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Western Kentucky University

Your Developing Child

child with puzzle

Selecting Toys by Jill Norris, MPH

Read this in Spanish: La selección dejuguetes

When choosing a toy, it is best to pay careful attention to the safety and durability of the materials of which the toy is made and the age child it is made for. Toys that are age inappropriate could be a safety hazard for younger children. It is also important to consider the educational value of toys and recognize that this criterion is not necessarily met through high cost. We have all seen children who are more interested in playing with a large box than with the toys that came in it.

Look for toys that teach children to build muscle control, use their imagination, solve problems, figure out how things work, and learn to cooperate with others.

Toys for young infants (birth to six months) should encourage looking, listening, sucking, and grasping. Suggested toys for this age group are things such as unbreakable crib mirrors, rag dolls, stuffed toys and simple hand puppets. Infants 6-12 months of age need toys to support their social, cognitive, and physical development. Ideal toys are floating objects for bath play, construction materials, simple puzzles, balls, and cloth and board books.

As toddlers become increasingly mobile and independent, one year-olds need toys that involve dressing, lacing, and stringing materials, picture and nursery rhyme books, nontoxic crayons for scribbling and stacking materials. For older toddlers, consider role-playing toys, pegboards, and large balls to kick, throw and catch.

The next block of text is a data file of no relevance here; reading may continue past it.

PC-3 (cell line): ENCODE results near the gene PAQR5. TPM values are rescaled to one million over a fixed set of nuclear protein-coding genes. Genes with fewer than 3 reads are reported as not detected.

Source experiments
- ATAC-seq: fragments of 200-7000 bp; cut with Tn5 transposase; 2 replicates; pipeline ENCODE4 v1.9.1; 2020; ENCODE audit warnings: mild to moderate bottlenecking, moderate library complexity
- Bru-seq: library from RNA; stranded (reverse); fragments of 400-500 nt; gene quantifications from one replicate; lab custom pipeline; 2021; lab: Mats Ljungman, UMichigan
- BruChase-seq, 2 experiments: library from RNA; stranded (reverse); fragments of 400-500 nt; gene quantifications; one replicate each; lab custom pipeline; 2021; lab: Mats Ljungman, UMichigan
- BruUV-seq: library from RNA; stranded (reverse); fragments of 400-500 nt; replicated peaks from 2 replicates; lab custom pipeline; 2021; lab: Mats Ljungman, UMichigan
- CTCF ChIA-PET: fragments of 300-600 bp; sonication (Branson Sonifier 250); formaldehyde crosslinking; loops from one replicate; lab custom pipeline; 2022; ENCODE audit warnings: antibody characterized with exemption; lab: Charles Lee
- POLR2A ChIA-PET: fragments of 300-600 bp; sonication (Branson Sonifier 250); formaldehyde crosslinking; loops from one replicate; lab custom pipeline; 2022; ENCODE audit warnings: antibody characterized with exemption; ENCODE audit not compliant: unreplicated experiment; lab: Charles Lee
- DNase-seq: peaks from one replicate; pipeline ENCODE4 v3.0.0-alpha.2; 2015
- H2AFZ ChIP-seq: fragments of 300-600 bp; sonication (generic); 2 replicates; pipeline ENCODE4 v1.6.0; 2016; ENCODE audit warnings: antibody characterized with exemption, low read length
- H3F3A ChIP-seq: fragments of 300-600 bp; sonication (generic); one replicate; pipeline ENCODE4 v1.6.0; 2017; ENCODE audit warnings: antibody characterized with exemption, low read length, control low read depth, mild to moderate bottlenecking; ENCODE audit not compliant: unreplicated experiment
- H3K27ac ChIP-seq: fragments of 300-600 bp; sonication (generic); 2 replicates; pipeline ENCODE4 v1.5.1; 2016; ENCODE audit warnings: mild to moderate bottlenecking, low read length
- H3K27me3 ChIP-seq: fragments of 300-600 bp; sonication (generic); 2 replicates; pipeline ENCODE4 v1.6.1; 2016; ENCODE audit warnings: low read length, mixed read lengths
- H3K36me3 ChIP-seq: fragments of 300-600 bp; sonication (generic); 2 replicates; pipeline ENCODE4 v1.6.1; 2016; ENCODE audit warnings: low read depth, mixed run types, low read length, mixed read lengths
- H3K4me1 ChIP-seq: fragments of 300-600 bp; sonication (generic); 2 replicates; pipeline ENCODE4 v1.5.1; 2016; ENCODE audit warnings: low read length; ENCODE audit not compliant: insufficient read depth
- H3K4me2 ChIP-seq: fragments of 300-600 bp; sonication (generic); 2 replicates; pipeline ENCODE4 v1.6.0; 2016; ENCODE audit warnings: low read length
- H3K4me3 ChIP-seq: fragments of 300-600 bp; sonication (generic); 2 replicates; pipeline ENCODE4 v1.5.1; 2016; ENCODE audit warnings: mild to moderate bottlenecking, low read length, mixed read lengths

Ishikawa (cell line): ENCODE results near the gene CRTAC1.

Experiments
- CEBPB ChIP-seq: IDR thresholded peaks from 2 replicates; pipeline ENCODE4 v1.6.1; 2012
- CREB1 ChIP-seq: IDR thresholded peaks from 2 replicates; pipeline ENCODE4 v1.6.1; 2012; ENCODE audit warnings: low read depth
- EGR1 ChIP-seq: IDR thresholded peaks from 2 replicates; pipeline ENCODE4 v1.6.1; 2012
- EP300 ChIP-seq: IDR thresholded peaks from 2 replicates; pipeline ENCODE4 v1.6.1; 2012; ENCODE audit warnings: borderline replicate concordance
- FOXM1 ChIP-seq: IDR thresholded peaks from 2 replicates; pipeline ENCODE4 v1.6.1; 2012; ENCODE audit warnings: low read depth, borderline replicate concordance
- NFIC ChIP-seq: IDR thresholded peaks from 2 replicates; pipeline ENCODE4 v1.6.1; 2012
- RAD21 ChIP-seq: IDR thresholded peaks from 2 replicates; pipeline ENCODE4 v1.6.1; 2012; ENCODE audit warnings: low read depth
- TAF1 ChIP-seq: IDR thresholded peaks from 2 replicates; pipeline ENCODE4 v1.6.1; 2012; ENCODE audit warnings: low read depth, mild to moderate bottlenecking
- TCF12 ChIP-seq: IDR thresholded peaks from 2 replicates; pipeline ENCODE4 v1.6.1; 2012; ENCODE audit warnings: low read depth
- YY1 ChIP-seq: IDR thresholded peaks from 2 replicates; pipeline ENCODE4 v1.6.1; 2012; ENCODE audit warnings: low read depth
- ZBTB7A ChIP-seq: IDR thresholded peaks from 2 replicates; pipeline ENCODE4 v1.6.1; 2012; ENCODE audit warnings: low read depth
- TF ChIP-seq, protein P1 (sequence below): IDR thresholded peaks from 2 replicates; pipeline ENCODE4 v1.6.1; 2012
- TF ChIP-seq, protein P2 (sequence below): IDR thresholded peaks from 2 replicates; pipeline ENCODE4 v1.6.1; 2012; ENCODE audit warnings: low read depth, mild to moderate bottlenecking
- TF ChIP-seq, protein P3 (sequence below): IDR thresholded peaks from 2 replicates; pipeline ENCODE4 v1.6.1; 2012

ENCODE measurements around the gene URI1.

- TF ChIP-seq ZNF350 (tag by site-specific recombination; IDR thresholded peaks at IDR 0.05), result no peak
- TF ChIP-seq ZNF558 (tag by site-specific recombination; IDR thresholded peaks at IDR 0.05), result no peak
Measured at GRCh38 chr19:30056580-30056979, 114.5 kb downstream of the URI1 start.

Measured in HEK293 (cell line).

Three to five-year-olds tend to be interested in toys that promote pretend play, encourage language development and increase social skills. Blocks, dramatic play materials, a variety of books, and simple games are good choices for this age group.

School age children (6 to 8 years of age) need toys that focus on more specialized skill development. Suggested items for this age group include, art and craft materials, books, more complex games that involve turn-taking, as well as natural objects such as sea shells that foster an interest in science.

For additional information on selection of appropriate toys, check out these websites:

* American Academy of Pediatrics

* National Association for the Education of Young Children

Articles For Parents  brought to you by the WKU CCR&R

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 Last Modified 11/13/14